The NCAA should apply its “death penalty” to the Penn State University football program by canceling the next two seasons. It would actually be doing the university a favor by applying its harshest medicine.
Lots of knashing of teeth and expressions of shock and dismay by commentators and members of the public came yesterday following former FBI director Louis Freeh’s announcement that his investigation determined that Penn State University‘s leadership engaged in a systematic and sustained coverup of former football coach Jerry Sandusky‘s heinous sex crimes against children.
Today’s edition of The New York Times leads with a four-column above the fold story and photo spread that is so damning, that anyone who maybe a Penn State alumnus or affiliated with the university could only feel deep shame.
The country should be ashamed.
But no one should be surprised. This is a university that made a calculated decision that football was more important that the well being of hundreds of children, whom Sandusky literally hunted by using his now-defunct Second Mile Foundation for at-risk children–to recruit them as intended targets for his perverse, pedophiliac attraction toward prepubescent boys.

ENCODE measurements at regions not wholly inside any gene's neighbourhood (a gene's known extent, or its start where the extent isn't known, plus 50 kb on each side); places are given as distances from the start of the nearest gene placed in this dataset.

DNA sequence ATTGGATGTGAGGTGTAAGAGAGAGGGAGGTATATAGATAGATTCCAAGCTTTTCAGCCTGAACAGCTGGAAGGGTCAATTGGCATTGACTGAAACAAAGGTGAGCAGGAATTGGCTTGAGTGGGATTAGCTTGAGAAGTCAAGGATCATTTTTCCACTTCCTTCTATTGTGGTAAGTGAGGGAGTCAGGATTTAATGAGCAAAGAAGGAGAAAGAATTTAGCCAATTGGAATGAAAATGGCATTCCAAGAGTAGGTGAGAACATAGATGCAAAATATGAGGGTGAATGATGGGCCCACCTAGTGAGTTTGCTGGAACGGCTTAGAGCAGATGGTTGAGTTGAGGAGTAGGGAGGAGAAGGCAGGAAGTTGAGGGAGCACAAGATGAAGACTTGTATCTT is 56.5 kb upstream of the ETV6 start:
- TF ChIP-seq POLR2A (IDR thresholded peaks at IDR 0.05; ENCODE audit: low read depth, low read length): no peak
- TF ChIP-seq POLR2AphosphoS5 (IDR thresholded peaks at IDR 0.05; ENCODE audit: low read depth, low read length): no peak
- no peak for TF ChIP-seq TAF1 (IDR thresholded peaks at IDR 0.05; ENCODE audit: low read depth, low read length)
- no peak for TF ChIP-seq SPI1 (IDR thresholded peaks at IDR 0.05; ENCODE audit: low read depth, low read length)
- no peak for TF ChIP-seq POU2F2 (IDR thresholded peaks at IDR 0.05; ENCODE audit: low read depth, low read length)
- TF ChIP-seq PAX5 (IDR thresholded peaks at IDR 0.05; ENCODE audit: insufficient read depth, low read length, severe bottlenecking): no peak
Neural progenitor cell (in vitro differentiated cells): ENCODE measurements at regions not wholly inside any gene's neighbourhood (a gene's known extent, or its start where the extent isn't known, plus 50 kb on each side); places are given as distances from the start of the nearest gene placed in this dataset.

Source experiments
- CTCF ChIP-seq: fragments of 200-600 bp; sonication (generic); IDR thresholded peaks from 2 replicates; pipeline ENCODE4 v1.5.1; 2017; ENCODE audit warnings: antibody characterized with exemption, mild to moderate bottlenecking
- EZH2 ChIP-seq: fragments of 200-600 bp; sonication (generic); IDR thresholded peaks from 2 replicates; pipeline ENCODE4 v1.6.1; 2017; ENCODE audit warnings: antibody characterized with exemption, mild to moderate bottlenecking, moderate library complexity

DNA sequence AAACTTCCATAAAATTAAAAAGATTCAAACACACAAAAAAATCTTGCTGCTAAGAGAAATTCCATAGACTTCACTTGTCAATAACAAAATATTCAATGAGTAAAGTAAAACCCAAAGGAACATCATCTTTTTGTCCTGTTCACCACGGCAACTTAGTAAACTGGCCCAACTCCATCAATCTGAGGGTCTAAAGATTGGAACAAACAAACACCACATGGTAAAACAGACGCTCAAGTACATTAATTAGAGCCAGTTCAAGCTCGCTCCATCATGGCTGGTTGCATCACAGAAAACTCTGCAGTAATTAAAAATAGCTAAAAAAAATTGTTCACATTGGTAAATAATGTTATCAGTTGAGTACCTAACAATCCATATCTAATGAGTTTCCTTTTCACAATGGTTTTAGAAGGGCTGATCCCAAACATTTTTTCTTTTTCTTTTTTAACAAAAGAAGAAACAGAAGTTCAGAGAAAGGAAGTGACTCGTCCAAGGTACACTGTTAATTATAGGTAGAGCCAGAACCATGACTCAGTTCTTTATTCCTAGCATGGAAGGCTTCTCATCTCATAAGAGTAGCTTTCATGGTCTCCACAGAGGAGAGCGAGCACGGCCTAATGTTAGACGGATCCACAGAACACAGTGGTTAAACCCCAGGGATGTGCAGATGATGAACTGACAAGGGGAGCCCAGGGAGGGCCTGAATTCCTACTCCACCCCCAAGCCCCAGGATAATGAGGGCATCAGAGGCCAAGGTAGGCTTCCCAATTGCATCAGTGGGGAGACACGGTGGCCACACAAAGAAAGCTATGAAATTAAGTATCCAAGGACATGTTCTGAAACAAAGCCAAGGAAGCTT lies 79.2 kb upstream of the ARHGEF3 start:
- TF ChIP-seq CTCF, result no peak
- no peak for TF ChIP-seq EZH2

Freeh said during his press conference yesterday that “the most powerful men at Penn State failed to take any steps for 14 years to protect the children who Sandusky victimized. Messrs. Spanier, Schultz, Paterno and Curley never demonstrated, through actions or words, any concern for the safety and well-being of Sandusky’s victims until after Sandusky’s arrest.”
And, Freeh said most importantly, they did so for “fear of bad publicity” that would ultimately damage the exalted football program.